I dont think I'm going back to that mechanic. While I'm here, I'm just going to replace the coolant and keep the new radiator till I need it. (It actually didnt have the right parts from the box. The shroud was all bent and won't fit. I'll have to have a talk with the merchant on that one.)

Moral of the story: double check everything and don't trust them mechanics!

I'll update later once I replace the coolant and get under the car to really take a good look at it.

Thanks for the suggestions and support.
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Old 06-13-2009, 10:44 AM   #14
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Tiresome having mechanics be vilified. If the mech was the one who suggested you tighten the drain plug and that fixed the problem that would suggest to me that he was the mechanic i would WANT to go too.
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Old 06-13-2009, 11:12 PM   #15
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Tiresome having mechanics be vilified. If the mech was the one who suggested you tighten the drain plug and that fixed the problem that would suggest to me that he was the mechanic i would WANT to go too.
I went to the mechanic for an oil change. At the last oil change he said, at the next oil change you need to replace your brakes. So when I was getting my oil changed, I told them that they told me last time I would need a brake change at the next oil change... but I told them the brakes should be good and he measured again and said oh yeah they're good. We measured them wrong last time... buttt, look at this, your radiator is leaking. And showed it leaking and told me he could fix it for about $400. I told him I didnt have the money at the time and had to do it next time.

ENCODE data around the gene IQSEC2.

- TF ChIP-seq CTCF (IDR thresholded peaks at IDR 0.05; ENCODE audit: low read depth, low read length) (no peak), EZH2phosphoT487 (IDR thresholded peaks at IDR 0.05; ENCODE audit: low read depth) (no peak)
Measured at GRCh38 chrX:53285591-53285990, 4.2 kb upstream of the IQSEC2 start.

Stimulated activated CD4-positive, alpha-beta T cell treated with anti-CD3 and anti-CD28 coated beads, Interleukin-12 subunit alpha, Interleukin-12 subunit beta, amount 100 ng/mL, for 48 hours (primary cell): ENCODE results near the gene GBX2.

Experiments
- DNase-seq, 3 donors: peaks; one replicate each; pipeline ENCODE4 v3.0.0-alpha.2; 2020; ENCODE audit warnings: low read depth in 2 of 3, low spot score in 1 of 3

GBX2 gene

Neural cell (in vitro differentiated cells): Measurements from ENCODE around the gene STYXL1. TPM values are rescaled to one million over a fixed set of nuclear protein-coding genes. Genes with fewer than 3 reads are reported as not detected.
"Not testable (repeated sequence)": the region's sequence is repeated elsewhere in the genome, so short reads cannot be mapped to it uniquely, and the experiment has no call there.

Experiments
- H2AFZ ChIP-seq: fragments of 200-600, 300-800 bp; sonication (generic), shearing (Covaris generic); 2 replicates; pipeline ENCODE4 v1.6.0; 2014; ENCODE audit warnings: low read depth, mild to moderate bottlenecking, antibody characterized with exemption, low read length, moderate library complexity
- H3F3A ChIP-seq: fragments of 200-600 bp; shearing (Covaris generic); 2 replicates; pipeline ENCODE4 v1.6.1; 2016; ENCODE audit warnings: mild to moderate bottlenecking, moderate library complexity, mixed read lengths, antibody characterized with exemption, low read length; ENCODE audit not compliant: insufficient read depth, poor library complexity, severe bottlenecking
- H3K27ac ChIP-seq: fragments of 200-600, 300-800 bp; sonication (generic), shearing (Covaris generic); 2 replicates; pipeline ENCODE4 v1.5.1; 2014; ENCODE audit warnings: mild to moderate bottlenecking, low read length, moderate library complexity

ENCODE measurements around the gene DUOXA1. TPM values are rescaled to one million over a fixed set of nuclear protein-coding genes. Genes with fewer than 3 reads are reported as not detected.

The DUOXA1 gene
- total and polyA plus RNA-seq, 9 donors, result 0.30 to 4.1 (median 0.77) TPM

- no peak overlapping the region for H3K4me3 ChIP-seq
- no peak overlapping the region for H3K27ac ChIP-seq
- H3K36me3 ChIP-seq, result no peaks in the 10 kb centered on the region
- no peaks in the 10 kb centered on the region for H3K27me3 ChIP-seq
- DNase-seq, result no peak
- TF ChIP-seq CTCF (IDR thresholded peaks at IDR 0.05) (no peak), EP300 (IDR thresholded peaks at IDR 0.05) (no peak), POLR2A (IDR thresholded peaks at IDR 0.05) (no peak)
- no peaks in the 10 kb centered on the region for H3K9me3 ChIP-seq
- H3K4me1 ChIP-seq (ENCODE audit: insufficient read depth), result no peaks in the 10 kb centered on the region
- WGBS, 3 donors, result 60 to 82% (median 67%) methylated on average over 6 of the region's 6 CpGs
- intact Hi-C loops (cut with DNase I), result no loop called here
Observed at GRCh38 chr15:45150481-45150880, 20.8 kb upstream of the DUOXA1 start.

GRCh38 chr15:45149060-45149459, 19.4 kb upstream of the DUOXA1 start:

I think if he was a GOOD mechanic, he woulda tried tightening the drain bolt and then it woulda fixed. But it might have been coincidental and it was leaking the whole time, I never saw it.

Only when I was fiddling and found the drain bolt, I decided to tighten it and that seemed to work. Loosen a drain bolt and tell a customer their radiator is busted and leaking so you replace it for them... it could happen, but who knows. I'll try someone else from now on.
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Old 06-14-2009, 01:40 AM   #16
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I went to the mechanic for an oil change. At the last oil change he said, at the next oil change you need to replace your brakes.
That's what happened to my daughter, except that afterwards I pulled the wheels off to show her how much braking pad is left. She has not been back to that place.
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Old 06-15-2009, 08:54 AM   #17